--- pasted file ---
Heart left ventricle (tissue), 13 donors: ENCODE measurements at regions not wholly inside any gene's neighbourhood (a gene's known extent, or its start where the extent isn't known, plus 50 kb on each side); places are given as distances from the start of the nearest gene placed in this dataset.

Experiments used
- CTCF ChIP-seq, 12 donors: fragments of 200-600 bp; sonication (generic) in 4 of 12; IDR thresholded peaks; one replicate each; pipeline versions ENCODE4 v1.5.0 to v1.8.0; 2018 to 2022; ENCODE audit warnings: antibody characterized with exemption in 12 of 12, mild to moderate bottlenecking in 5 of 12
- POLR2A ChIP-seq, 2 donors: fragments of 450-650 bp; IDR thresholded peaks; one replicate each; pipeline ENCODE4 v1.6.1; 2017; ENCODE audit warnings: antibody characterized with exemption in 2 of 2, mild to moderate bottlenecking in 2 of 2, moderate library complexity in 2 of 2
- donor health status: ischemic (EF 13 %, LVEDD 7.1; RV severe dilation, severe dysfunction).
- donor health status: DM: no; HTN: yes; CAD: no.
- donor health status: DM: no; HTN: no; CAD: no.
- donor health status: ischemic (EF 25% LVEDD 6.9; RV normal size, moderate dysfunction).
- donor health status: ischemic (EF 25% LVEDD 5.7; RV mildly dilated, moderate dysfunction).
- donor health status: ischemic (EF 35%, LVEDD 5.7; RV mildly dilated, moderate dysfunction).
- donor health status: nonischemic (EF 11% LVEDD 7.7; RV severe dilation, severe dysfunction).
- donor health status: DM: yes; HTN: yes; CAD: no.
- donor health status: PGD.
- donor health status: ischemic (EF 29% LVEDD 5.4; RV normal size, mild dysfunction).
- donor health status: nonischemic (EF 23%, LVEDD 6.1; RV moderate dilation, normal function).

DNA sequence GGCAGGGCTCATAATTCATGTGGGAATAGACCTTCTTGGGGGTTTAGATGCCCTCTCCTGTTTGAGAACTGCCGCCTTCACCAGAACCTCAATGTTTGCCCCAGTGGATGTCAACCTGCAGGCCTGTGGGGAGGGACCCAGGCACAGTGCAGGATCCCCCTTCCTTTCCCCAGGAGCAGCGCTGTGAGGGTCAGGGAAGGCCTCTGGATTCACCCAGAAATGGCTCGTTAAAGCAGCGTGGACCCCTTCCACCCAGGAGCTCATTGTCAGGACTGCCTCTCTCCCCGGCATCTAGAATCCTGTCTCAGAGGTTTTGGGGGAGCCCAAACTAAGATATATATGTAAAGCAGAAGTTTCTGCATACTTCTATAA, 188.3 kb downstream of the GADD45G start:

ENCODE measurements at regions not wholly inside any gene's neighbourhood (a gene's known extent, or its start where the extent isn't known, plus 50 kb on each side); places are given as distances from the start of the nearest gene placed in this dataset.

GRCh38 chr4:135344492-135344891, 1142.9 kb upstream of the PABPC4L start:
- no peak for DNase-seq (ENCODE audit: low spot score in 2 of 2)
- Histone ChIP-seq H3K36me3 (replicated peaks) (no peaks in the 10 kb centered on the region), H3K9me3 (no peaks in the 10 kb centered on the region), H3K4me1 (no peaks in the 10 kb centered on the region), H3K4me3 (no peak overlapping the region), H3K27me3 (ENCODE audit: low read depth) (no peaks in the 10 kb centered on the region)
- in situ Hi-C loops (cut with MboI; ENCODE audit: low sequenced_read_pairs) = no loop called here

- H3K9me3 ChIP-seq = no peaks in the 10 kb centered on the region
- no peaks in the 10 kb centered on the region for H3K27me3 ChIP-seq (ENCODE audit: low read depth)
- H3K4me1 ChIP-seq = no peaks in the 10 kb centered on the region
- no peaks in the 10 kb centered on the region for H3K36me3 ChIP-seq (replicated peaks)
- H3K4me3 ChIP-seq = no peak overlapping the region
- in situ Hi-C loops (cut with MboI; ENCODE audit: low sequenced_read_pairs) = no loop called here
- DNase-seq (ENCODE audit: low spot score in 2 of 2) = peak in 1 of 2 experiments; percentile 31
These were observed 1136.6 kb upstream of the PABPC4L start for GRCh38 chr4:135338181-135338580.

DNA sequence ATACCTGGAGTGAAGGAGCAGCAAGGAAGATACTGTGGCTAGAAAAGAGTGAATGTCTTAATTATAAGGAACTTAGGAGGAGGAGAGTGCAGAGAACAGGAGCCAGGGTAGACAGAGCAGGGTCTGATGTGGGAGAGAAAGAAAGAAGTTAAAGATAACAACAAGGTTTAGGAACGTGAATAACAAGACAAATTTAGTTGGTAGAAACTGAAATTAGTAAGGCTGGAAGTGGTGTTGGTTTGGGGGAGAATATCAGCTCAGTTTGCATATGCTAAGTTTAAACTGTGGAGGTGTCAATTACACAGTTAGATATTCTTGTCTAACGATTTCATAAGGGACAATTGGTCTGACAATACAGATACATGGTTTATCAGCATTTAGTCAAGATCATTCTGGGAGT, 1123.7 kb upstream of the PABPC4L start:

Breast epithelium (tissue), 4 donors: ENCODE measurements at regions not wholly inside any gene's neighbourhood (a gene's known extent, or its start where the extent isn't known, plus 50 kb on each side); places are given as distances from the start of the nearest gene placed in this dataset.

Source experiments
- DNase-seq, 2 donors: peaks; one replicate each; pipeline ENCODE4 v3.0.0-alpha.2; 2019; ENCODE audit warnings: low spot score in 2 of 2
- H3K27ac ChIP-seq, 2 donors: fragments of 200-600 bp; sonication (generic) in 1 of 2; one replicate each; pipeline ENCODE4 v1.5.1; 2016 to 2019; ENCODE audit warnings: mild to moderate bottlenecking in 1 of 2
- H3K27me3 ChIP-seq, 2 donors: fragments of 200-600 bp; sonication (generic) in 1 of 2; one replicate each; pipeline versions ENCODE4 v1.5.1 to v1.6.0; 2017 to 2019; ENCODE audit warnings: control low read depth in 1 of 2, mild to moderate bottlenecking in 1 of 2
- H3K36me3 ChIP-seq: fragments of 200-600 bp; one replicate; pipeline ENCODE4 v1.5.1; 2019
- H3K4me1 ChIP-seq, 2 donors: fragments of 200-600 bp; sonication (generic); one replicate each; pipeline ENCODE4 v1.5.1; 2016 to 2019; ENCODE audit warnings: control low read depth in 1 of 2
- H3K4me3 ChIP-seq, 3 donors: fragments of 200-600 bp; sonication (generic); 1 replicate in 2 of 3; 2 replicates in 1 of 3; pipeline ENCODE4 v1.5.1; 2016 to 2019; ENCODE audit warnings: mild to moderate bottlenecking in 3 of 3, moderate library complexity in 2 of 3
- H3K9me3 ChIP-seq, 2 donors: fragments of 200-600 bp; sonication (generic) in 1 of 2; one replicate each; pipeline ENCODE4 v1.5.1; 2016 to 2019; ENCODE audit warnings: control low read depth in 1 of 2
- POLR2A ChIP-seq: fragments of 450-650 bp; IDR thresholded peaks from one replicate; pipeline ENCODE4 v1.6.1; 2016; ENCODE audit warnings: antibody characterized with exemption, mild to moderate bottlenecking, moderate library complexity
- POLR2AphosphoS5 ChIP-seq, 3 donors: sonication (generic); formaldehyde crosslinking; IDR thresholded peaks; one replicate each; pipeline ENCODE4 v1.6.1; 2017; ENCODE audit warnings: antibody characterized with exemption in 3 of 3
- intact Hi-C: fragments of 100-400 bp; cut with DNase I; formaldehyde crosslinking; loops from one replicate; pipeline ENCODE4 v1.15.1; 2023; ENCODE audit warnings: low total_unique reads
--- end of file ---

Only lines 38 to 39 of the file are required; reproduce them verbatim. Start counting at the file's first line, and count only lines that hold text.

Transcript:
- H3K4me3 ChIP-seq, 3 donors: fragments of 200-600 bp; sonication (generic); 1 replicate in 2 of 3; 2 replicates in 1 of 3; pipeline ENCODE4 v1.5.1; 2016 to 2019; ENCODE audit warnings: mild to moderate bottlenecking in 3 of 3, moderate library complexity in 2 of 3
- H3K9me3 ChIP-seq, 2 donors: fragments of 200-600 bp; sonication (generic) in 1 of 2; one replicate each; pipeline ENCODE4 v1.5.1; 2016 to 2019; ENCODE audit warnings: control low read depth in 1 of 2